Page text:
In a noteworthy opinion on New Year’s Eve in Doe # 1 v. Trump, a divided panel of the Ninth Circuit ruled that President Trump had the statutory authority to issue a proclamation restricting entry of immigrant visa applicants on the ground that they would burden the American health care system. The panel therefore reversed the district court’s preliminary injunction that had blocked the federal government from implementing the proclamation. (Under the proclamation, the restrictions were to take effect on November 3, 2019. The district judge first issued a temporary restraining order against the proclamation on November 2, 2019, and later that month issued a worldwide injunction.)
Judge Daniel Collins, joined by Judge Jay Bybee, wrote the majority opinion. (Disclosure: I regard both judges as friends of mine.) Judge Wallace Tashima dissented.
The majority opinion straightforwardly applies the framework of the Supreme Court’s 2018 opinion in Trump v. Hawaii to conclude that the proclamation was “well within” the president’s statutory authority. (Pp. 20-26.) It also disposes of various arguments that the proclamation conflicts with other provisions of law. (Pp. 27-35.)
In a rich and interesting essay in the new issue of National Affairs, Jeremy Rozansky disputes “modern legal scholars,” such as David Strauss and Cass Sunstein, who “routinely look to [Edmund] Burke as a kind of theorist of precedent—a conservative who prefers stare decisis to original meaning.” According to Rozansky, that “conventional view”—also recently embraced by Chief Justice Roberts—confuses Burke’s view of statesmanship with his view of judging.
By Rozansky’s account, a “basic mistake the conventional view of Burkean jurisprudence makes is to think of judicial precedent as law” rather only as evidence of what the law is. (The same mistake is routinely made by those who refer to Supreme Court decisions as “constitutional law”—a bad practice reinforced by decades of legal miseducation.) Burke “believed a precedent should be followed only if it can prove itself to be good evidence of the law” (my emphasis), and he “is therefore even less friendly to precedent as such than is Justice Thomas.”
Burkean jurisprudence allows a Supreme Court justice to consider “a whole host of prudential factors” in deciding whether to grant review of a case. But “[w]hen the question of overruling is squarely presented to the Court, Burke offers the justices no justification for upholding an erroneous precedent.”
In this post a year ago, I posed and addressed the “four big questions” on judicial appointments for 2020. Let’s revisit them:
1. “Will another Supreme Court vacancy arise?”
I predicted that if a vacancy arose, whether on the liberal or on the conservative side of the Court, a “strong nominee” would “be confirmed expeditiously by the Senate.” In particular: “The 53-47 Republican margin ought to make confirmation relatively smooth, notwithstanding the ruckus the Left will raise.”
Justice Amy Coney Barrett had a smooth and quick path to Senate confirmation, a mere 39 days after Justice Ginsburg’s death.
2. “Will many new vacancies open up on the federal appellate courts?”
I was skeptical that many new vacancies would arise (“Don’t count on many additional vacancies opening up over the course of the year”) and doubted that the Senate would “reach double figures in 2020” on confirmed appellate nominees.
There were, I believe, only three new vacancies that arose in 2020—two by retirement and one by death. [Correction: Make that *four* new vacancies. A reader reminds me that I neglected to count the vacancy resulting from Barrett’s elevation.] The Senate confirmed only four appellate nominees. (A fifth, to replace First Circuit judge Juan Torruella who died on October 26, could be confirmed by January 20.)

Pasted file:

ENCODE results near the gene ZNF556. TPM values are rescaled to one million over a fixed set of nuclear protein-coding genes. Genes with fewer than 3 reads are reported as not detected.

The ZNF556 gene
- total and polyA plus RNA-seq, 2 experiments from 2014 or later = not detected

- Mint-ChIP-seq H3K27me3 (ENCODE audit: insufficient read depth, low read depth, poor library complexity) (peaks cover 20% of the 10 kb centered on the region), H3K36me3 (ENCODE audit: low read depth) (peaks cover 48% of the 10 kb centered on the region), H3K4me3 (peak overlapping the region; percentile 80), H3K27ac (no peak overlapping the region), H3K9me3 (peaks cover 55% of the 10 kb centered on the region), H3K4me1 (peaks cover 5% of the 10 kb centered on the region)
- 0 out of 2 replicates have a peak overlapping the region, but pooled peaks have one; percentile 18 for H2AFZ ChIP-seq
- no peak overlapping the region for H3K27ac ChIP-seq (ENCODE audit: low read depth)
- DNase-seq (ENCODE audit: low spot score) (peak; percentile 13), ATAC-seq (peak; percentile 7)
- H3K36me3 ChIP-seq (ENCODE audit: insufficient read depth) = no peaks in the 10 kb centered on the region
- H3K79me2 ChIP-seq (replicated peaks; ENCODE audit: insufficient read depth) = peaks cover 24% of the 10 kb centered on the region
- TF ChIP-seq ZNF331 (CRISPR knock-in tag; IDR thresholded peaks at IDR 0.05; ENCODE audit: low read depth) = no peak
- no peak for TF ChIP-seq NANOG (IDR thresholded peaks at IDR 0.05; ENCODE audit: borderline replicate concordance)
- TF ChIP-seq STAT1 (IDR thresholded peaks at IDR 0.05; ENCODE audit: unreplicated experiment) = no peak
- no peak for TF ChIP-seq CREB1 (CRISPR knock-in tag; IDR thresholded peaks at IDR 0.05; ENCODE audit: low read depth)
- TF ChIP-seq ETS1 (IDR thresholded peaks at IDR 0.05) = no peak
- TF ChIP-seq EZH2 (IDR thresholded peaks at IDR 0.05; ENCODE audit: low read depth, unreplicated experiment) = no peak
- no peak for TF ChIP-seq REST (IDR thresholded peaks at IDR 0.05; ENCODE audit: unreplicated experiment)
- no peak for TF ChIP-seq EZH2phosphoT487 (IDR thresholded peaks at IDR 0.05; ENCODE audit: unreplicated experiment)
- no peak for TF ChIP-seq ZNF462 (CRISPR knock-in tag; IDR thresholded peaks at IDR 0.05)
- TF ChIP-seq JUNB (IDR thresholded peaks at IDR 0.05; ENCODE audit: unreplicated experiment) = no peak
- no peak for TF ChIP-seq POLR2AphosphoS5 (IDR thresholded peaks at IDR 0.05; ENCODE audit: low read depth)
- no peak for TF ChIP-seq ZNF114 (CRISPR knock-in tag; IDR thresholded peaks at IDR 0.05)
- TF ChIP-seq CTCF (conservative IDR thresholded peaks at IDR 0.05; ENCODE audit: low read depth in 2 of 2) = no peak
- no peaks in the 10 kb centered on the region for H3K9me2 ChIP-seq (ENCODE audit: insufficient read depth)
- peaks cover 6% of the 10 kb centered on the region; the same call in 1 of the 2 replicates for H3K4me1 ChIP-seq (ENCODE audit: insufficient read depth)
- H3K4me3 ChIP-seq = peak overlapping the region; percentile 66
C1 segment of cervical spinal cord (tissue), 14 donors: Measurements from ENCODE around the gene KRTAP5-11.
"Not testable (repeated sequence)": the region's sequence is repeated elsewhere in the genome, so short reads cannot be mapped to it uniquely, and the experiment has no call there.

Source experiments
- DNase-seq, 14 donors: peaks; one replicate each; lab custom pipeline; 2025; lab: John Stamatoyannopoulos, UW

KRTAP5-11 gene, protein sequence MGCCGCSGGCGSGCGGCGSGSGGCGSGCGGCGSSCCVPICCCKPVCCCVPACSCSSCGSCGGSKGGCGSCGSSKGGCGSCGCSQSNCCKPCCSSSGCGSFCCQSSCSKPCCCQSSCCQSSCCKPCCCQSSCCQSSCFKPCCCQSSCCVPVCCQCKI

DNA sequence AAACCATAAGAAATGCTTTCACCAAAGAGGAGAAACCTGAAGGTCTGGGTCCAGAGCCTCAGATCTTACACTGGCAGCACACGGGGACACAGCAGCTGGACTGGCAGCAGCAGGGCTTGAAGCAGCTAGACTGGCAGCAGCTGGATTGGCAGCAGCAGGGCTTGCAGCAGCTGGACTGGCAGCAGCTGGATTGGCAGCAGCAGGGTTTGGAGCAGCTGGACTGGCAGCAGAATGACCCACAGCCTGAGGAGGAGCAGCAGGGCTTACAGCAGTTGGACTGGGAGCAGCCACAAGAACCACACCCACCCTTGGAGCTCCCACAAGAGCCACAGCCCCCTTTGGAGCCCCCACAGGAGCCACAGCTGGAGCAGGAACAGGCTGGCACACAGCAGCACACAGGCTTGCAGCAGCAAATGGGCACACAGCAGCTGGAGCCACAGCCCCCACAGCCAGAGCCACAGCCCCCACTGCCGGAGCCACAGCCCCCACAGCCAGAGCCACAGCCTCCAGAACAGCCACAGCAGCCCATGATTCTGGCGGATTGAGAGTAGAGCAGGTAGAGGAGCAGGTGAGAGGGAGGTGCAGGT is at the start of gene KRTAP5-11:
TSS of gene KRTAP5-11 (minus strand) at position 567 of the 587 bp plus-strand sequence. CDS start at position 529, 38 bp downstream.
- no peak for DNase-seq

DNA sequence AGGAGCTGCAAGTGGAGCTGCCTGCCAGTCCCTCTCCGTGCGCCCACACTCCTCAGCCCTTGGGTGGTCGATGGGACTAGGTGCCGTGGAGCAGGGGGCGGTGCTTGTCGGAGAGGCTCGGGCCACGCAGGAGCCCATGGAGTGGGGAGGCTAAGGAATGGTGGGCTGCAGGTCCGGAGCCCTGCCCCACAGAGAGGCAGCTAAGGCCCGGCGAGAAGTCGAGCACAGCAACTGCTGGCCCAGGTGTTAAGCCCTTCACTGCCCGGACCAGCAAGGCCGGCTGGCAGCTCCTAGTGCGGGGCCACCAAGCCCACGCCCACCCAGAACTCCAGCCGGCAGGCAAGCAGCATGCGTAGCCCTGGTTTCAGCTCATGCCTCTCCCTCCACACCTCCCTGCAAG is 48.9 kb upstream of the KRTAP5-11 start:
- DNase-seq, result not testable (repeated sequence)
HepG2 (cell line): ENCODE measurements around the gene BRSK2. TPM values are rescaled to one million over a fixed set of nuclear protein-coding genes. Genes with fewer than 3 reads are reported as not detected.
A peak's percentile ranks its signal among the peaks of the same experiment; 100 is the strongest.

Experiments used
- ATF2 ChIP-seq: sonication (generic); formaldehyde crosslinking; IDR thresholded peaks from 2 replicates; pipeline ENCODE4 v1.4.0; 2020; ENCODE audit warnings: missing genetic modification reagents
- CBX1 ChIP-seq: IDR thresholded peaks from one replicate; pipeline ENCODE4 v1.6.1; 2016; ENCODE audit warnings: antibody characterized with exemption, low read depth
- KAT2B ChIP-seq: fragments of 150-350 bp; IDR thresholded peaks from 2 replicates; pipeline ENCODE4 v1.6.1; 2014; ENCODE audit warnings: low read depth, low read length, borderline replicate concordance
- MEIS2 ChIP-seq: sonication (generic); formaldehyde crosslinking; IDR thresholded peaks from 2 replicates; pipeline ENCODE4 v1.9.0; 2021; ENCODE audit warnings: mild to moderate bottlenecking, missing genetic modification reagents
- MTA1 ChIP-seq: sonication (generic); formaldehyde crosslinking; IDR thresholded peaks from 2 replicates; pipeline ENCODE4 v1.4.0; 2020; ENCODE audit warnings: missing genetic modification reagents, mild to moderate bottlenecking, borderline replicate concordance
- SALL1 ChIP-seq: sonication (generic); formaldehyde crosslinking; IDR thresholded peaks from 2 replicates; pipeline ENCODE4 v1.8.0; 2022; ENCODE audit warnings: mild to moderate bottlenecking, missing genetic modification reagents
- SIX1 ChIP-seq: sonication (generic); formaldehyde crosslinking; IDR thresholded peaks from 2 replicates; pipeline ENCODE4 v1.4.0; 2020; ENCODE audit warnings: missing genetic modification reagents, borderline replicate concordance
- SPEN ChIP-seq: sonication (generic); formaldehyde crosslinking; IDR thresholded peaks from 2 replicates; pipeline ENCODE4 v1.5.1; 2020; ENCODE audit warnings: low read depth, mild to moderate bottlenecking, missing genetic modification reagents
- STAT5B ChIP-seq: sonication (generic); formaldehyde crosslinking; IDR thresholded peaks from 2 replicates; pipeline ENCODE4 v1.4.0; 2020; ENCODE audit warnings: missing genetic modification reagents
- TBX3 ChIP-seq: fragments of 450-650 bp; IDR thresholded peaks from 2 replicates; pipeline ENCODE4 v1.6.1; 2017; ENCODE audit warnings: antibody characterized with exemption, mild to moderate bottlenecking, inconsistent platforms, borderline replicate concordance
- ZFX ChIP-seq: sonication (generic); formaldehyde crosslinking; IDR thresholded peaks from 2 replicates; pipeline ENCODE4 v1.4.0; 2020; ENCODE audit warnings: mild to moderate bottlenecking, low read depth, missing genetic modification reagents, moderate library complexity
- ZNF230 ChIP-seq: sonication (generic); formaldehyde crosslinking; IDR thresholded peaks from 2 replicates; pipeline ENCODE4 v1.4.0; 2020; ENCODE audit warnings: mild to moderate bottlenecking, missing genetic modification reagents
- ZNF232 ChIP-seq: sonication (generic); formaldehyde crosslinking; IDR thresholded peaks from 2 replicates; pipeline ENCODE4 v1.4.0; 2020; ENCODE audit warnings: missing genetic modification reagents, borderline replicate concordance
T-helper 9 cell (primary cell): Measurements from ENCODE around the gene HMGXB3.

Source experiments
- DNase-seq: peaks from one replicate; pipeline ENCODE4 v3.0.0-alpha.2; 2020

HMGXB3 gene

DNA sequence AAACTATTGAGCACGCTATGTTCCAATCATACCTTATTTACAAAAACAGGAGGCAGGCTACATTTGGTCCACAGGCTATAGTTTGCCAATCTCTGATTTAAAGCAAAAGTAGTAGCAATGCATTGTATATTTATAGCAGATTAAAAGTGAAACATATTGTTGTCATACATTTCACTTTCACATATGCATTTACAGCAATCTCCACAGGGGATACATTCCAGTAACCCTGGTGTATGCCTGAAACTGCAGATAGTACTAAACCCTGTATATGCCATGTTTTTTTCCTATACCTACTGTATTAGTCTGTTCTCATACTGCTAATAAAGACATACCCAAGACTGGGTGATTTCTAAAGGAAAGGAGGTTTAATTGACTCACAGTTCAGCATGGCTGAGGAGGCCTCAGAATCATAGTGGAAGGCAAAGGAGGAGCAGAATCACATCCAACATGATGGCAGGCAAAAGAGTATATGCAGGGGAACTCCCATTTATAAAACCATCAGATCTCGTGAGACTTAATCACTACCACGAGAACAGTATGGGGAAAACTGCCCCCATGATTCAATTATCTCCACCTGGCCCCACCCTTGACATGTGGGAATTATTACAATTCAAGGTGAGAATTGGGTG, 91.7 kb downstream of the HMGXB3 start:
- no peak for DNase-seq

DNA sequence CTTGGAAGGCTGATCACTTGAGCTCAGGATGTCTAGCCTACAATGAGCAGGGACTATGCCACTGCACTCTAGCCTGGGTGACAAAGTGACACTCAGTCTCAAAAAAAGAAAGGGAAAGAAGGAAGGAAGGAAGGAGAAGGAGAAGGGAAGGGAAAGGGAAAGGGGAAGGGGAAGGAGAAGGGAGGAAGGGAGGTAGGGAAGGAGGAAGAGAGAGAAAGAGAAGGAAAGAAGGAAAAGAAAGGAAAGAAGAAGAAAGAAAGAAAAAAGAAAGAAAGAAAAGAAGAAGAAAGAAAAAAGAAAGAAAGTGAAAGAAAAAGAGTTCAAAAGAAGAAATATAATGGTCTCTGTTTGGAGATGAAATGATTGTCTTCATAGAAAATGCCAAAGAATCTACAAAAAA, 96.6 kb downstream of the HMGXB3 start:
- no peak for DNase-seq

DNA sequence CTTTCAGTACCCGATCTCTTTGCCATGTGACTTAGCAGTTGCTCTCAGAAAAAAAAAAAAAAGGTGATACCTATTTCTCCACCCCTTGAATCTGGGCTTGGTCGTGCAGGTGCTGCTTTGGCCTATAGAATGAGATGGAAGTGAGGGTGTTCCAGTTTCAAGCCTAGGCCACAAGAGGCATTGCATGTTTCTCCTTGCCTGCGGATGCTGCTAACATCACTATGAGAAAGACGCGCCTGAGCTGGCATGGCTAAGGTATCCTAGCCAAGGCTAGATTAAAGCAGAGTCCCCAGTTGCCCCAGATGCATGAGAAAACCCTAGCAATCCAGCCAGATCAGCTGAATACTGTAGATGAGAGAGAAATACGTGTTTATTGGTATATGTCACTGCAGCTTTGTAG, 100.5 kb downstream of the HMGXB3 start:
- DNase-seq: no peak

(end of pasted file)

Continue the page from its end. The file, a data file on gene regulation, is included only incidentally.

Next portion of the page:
3. “Will the Senate trial of President Trump’s impeachment interfere with judicial confirmations?”
I expressed my “doubt that the impact will be much.”
4. “Will Donald Trump win re-election?”
“If [Trump] loses re-election, the courts could be very much up for grabs.” That is where we now are.
How quickly President-elect Biden will be able to undo President Trump’s improvement of the judiciary depends heavily on whether Republicans will retain control of the Senate after this week’s two run-off elections in Georgia. Given all the crazy Republican infighting in Georgia, I can’t say that I’m optimistic.
2010—Eager to broadcast his show trial against Proposition 8 and traditional marriage, Chief Judge Vaughn Walker undertakes his third inept and illegal effort—all within the space of two weeks—to amend the local rule that bars televising of trial proceedings. Days after setting a ridiculously short period for public comment on a “proposed” revision of the local rule, Walker now purports to have amended the rule “effective December 22, 2009,” “pursuant to the ‘immediate need’ provision” of the governing federal statute. Two days later, Walker will authorize broadcast of the trial via YouTube.
But on January 13, the Supreme Court will block Walker’s broadcasting order and rule that his purported revision of the local rule was unlawful. Walker’s desire to broadcast the anti-Prop 8 trial “does not qualify as an immediate need that justifies dispensing with the notice and comment procedures required by federal law,” the Court states. Further, even if the rule had been validly revised, the anti-Prop 8 trial, given the risks of harassment of witnesses, would not be “a good one for a pilot program.” The Court rebukes Walker for ignoring the governing federal statute, for “attempt[ing] to change its rules at the eleventh hour to treat this case differently than other trials,” and for failing to “follow regular procedures.”
The Senate has wrapped up the work of the 116th Congress. So it is fitting to review the current numbers on judicial nominations. As I have pointed out on a number of occasions, this administration ranks among the most impactful of any over the span of a four-year term in shaping the judiciary.